you know what, I've been thinking about this, and I think you are misunderstanding how it it works, even tho it may work as explained, i think you have the wrong idea in your head.

(http://www.stanford.edu/class/me220/data/lectures/lect08/fig4_2.gif)

here is a diagram of some parallel plates with an electric field in between them, q+ and q-, and as you see there is a gradient for the voltage perpendicular to the arrows, while the field lines are in the direction of the arrows, and only in one single line straight down the center is there "zero" volts, and everywhere else there is a + or - voltage.

so 20,000+ volts, and 20,000- volts will not cancle out for zero volts, that just isnt how it works, there is a voltage gradient and only at the center between the plates will you have zero volts.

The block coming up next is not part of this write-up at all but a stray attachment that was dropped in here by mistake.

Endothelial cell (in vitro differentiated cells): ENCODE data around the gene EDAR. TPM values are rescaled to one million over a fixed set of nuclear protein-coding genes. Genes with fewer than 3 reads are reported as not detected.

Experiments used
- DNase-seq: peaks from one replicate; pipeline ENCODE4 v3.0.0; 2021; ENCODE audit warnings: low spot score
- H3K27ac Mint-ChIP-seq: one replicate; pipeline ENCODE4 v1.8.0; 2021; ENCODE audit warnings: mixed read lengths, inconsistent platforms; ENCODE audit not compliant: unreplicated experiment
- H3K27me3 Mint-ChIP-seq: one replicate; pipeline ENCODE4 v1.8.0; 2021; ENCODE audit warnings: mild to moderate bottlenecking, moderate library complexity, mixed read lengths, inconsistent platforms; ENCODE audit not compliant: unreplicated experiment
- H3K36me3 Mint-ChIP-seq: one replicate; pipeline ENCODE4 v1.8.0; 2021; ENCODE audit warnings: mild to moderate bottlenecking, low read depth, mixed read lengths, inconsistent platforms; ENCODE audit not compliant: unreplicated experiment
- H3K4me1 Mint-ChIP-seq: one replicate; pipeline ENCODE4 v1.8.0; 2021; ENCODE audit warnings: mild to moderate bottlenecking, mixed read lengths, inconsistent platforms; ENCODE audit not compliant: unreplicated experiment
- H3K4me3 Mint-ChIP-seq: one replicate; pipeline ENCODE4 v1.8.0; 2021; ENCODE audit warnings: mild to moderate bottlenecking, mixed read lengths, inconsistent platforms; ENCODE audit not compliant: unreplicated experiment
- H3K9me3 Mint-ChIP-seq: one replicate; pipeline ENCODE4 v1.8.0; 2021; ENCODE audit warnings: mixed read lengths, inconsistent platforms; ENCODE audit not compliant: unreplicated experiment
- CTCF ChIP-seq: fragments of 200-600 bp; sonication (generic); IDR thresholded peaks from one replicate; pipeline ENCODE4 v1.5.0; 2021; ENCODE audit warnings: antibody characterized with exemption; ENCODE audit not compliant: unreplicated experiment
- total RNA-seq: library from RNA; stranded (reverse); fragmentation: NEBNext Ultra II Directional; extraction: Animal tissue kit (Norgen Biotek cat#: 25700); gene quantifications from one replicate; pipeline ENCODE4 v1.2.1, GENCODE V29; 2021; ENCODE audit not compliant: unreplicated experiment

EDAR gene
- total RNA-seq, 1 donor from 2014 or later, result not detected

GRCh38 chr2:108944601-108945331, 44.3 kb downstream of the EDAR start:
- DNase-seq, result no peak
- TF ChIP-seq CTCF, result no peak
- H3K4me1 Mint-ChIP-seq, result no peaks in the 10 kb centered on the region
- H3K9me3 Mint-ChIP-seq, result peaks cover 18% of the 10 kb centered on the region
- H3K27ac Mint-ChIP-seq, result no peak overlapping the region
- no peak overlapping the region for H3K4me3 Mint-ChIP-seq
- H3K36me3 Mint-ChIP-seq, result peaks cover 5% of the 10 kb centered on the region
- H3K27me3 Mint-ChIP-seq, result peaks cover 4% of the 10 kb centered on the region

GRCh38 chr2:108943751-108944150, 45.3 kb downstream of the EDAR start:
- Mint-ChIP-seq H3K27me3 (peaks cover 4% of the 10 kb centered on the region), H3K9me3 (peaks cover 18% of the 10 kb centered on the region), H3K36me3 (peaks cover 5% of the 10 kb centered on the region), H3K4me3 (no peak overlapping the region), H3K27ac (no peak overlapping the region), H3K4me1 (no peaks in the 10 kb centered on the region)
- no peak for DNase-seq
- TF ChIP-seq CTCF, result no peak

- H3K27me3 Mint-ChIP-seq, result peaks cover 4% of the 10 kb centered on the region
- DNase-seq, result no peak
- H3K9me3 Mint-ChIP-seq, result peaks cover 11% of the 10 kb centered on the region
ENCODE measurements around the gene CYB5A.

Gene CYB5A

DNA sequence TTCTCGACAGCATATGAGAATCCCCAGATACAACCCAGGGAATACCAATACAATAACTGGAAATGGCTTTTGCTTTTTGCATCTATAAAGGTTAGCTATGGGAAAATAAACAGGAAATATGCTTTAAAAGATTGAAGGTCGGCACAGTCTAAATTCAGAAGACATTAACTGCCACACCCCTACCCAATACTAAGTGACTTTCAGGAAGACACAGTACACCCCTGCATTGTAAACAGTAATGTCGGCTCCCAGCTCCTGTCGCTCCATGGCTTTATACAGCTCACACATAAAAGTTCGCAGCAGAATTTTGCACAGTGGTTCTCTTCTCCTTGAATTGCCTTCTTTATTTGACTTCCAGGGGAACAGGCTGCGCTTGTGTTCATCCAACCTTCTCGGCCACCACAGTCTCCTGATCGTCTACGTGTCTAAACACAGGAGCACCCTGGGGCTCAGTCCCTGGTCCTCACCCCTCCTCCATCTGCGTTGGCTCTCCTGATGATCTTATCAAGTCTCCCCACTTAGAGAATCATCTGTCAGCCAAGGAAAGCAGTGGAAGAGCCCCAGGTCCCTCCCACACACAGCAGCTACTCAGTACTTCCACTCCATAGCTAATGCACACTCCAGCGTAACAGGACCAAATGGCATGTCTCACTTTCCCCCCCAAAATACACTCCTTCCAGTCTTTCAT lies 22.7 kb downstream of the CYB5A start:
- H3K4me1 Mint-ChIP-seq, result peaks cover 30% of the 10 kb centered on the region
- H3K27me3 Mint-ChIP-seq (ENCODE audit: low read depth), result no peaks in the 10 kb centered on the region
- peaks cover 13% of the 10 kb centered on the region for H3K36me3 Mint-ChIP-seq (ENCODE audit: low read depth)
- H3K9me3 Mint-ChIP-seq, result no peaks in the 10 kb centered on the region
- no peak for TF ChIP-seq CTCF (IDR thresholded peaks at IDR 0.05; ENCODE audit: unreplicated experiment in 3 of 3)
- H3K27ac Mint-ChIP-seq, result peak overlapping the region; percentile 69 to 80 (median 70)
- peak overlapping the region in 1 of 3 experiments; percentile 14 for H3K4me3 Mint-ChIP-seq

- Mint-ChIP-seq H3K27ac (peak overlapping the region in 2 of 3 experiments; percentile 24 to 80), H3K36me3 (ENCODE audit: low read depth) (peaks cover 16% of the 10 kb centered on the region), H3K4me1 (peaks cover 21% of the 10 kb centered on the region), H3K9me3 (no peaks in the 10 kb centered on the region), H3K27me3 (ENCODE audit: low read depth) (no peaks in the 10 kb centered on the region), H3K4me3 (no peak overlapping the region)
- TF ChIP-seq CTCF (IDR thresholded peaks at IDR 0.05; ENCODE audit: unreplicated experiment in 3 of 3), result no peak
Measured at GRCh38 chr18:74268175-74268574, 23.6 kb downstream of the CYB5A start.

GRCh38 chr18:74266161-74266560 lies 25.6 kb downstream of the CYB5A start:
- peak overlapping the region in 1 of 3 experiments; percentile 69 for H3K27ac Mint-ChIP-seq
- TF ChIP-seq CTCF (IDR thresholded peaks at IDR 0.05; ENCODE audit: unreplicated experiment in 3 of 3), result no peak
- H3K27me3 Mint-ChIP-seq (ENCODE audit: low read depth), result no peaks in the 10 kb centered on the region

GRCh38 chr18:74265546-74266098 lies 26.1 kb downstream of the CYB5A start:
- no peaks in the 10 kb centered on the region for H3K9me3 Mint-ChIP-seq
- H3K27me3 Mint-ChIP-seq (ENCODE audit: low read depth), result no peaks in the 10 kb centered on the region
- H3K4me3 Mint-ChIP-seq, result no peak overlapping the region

picture this, you have a rock 20 feet above the ground, and you drop it, when it hits the ground, you are at zero

now picture you dig a hole 20 feet down, and you have the same rock 20 feet above the ground, and drop it, it will fall 20 feet to ground level, and then 20 feet down the hole, (-20 feet), but the rock fell a total of 40 feet

so 20+ volts PLUS 20- volts is 40 volts, not zero volts. the voltage does not cancel, it adds.

there is only one spot on the voltage gradient where you have zero volts, and that would be the same as in my explanation, of the ground level.

If you want to talk about electrical stress, then sure, the oxygen is being pulled one way, and the hydrogen the other way, but the voltage does not cancel.